Infection prevention and antimicrobial stewardship (AMS) in aged care-United States perspective

Professor Patricia Stone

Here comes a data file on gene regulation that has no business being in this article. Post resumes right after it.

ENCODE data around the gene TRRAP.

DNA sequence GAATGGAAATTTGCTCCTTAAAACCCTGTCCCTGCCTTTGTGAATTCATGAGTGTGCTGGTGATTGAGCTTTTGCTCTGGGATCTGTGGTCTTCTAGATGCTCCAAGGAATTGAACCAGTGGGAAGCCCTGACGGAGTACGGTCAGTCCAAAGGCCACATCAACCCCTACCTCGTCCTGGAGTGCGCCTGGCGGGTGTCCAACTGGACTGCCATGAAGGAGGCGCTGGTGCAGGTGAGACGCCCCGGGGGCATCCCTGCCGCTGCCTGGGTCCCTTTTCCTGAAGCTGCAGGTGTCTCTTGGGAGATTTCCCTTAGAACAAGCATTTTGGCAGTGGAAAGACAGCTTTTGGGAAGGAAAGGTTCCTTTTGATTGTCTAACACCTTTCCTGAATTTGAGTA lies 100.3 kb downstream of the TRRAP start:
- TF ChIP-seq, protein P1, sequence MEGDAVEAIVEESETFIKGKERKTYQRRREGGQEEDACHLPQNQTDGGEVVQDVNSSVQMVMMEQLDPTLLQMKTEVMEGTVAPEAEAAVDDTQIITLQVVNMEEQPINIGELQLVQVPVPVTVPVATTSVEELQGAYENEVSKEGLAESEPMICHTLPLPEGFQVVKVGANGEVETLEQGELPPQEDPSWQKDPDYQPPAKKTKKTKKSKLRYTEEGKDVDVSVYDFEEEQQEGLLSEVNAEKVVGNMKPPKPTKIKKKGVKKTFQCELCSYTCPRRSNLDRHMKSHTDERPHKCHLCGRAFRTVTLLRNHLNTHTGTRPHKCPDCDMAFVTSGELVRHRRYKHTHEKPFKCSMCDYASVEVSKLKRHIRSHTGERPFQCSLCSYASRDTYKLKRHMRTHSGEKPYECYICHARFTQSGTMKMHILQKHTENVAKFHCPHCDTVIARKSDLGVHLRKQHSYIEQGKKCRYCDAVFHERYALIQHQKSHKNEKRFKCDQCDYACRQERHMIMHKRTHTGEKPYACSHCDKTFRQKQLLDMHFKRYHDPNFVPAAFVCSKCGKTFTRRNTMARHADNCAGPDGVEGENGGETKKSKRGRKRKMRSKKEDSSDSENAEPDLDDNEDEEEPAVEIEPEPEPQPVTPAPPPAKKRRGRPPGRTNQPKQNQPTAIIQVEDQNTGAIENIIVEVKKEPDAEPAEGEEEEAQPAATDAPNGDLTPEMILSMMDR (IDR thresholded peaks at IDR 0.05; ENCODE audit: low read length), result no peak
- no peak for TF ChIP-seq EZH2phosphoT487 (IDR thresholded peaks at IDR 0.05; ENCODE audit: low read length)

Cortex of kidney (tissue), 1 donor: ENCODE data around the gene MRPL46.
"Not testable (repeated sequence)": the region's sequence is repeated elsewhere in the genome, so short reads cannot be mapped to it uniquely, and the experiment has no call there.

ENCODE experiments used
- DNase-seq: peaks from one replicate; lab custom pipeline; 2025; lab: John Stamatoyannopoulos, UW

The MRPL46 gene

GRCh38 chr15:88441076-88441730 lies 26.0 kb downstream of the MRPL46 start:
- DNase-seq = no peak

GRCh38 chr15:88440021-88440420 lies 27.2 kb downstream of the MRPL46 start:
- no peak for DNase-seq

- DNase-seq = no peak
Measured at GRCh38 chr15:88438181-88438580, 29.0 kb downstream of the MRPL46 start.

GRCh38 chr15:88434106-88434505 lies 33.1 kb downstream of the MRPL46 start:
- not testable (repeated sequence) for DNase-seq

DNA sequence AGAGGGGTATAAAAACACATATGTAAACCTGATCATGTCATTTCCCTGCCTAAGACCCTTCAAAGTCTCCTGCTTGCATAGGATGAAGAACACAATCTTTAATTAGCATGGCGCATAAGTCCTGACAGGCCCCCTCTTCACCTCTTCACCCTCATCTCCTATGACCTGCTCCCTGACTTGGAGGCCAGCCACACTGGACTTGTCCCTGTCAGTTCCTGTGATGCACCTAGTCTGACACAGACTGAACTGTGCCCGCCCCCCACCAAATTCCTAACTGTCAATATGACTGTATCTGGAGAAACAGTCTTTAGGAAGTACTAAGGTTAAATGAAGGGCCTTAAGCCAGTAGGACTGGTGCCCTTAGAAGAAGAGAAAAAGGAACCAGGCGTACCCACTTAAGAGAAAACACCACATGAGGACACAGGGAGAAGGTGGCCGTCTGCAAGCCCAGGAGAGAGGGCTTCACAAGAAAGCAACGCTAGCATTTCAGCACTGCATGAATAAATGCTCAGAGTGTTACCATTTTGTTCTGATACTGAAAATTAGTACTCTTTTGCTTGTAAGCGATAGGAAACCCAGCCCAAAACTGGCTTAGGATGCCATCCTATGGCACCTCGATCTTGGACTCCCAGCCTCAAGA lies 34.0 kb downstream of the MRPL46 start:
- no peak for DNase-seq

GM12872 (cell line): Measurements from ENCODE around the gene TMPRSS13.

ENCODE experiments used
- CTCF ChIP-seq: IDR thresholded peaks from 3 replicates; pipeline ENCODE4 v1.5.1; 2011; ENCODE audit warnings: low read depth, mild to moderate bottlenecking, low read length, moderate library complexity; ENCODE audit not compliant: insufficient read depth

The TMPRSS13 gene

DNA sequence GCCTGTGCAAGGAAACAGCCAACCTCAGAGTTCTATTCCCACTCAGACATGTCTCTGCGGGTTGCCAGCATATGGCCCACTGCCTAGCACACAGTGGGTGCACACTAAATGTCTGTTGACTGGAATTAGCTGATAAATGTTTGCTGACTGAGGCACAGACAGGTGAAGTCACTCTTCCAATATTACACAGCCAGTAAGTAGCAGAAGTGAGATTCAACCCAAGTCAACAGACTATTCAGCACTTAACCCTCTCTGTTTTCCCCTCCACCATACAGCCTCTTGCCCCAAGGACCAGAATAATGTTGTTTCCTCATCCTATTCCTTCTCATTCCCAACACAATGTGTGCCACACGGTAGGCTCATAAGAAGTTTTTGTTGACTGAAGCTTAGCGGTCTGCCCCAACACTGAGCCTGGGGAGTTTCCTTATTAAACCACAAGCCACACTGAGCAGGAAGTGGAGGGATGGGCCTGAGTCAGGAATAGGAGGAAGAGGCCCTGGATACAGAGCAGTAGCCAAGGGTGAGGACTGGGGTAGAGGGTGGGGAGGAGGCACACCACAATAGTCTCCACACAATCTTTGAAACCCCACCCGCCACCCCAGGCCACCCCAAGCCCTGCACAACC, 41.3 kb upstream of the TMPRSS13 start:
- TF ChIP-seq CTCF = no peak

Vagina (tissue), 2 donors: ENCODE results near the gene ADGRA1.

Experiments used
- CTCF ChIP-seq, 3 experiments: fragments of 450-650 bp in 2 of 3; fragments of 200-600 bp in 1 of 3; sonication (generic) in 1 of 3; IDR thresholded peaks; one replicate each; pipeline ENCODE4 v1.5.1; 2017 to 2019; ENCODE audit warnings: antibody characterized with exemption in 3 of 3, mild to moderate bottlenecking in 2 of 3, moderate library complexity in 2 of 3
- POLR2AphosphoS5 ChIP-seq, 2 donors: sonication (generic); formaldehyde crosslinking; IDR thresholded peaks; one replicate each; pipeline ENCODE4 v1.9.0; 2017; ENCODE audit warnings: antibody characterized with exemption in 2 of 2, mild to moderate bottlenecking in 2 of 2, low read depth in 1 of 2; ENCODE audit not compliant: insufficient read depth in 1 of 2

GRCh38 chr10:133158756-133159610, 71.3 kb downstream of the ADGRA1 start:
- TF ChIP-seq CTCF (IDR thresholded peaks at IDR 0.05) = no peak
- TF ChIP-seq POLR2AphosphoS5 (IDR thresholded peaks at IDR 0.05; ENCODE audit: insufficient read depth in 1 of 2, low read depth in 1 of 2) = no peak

Across the United States there are over 1 million elderly persons living in the 15,700 nursing homes on any given day. These vulnerable residents are particularly susceptible to infections due to multiple reasons. A cross-sectional survey of 990 NHs was conducted and linked to a national data base that contains information about the facility as well as infection control deficiency citations given by the Centers for Medicare & Medicaid Services (CMS) on annual inspections.  One third of NH received an infection control deficiency citation. Weekly/monthly and quarterly infection control committee meetings were held in 61% and 27% of NH, respectively. Staff turnover was high. NH that received deficiency citations were more likely to have infection control committees that met weekly/monthly versus quarterly (p < 0.01).  Infection preventionist (IPs) in 39% of facilities had received specialized training. NHs with trained IPs were more likely to have 5 of the 7 components of antibiotic stewardship in place (all p values < 0.05). With new CMS regulations taking effect in 2016, more research is warranted.